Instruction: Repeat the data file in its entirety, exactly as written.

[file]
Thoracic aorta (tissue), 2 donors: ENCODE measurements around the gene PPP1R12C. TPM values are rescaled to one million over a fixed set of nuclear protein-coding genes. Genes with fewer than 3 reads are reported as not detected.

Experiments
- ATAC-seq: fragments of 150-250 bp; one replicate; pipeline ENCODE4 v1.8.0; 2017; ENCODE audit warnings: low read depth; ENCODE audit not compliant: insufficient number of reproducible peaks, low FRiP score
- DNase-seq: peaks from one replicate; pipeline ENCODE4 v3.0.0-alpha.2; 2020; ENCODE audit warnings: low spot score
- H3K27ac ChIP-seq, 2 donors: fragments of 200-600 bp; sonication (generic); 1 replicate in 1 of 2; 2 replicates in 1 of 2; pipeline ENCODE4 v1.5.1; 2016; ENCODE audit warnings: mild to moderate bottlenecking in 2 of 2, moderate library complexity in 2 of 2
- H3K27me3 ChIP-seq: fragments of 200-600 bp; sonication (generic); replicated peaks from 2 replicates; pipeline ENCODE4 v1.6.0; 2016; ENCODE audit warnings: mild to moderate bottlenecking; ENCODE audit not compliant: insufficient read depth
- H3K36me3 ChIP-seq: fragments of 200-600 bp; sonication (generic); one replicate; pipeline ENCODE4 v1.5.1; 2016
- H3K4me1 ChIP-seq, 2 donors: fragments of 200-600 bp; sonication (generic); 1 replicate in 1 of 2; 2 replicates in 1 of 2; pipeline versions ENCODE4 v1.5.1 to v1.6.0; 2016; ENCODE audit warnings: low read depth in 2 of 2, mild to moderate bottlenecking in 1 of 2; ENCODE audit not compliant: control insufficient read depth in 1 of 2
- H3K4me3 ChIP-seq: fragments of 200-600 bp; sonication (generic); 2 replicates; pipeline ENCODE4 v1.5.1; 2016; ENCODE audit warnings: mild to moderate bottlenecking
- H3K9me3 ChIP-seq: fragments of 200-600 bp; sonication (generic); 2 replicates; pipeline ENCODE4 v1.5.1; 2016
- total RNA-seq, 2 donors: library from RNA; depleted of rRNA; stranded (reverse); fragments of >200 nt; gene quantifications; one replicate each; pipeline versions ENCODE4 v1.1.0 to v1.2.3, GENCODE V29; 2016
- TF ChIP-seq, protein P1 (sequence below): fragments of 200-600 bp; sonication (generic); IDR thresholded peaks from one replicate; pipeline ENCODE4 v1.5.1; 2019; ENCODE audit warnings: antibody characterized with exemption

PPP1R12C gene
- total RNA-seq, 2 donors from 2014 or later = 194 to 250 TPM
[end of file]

Thoracic aorta (tissue), 2 donors: ENCODE measurements around the gene PPP1R12C. TPM values are rescaled to one million over a fixed set of nuclear protein-coding genes. Genes with fewer than 3 reads are reported as not detected.

Experiments
- ATAC-seq: fragments of 150-250 bp; one replicate; pipeline ENCODE4 v1.8.0; 2017; ENCODE audit warnings: low read depth; ENCODE audit not compliant: insufficient number of reproducible peaks, low FRiP score
- DNase-seq: peaks from one replicate; pipeline ENCODE4 v3.0.0-alpha.2; 2020; ENCODE audit warnings: low spot score
- H3K27ac ChIP-seq, 2 donors: fragments of 200-600 bp; sonication (generic); 1 replicate in 1 of 2; 2 replicates in 1 of 2; pipeline ENCODE4 v1.5.1; 2016; ENCODE audit warnings: mild to moderate bottlenecking in 2 of 2, moderate library complexity in 2 of 2
- H3K27me3 ChIP-seq: fragments of 200-600 bp; sonication (generic); replicated peaks from 2 replicates; pipeline ENCODE4 v1.6.0; 2016; ENCODE audit warnings: mild to moderate bottlenecking; ENCODE audit not compliant: insufficient read depth
- H3K36me3 ChIP-seq: fragments of 200-600 bp; sonication (generic); one replicate; pipeline ENCODE4 v1.5.1; 2016
- H3K4me1 ChIP-seq, 2 donors: fragments of 200-600 bp; sonication (generic); 1 replicate in 1 of 2; 2 replicates in 1 of 2; pipeline versions ENCODE4 v1.5.1 to v1.6.0; 2016; ENCODE audit warnings: low read depth in 2 of 2, mild to moderate bottlenecking in 1 of 2; ENCODE audit not compliant: control insufficient read depth in 1 of 2
- H3K4me3 ChIP-seq: fragments of 200-600 bp; sonication (generic); 2 replicates; pipeline ENCODE4 v1.5.1; 2016; ENCODE audit warnings: mild to moderate bottlenecking
- H3K9me3 ChIP-seq: fragments of 200-600 bp; sonication (generic); 2 replicates; pipeline ENCODE4 v1.5.1; 2016
- total RNA-seq, 2 donors: library from RNA; depleted of rRNA; stranded (reverse); fragments of >200 nt; gene quantifications; one replicate each; pipeline versions ENCODE4 v1.1.0 to v1.2.3, GENCODE V29; 2016
- TF ChIP-seq, protein P1 (sequence below): fragments of 200-600 bp; sonication (generic); IDR thresholded peaks from one replicate; pipeline ENCODE4 v1.5.1; 2019; ENCODE audit warnings: antibody characterized with exemption

PPP1R12C gene
- total RNA-seq, 2 donors from 2014 or later = 194 to 250 TPM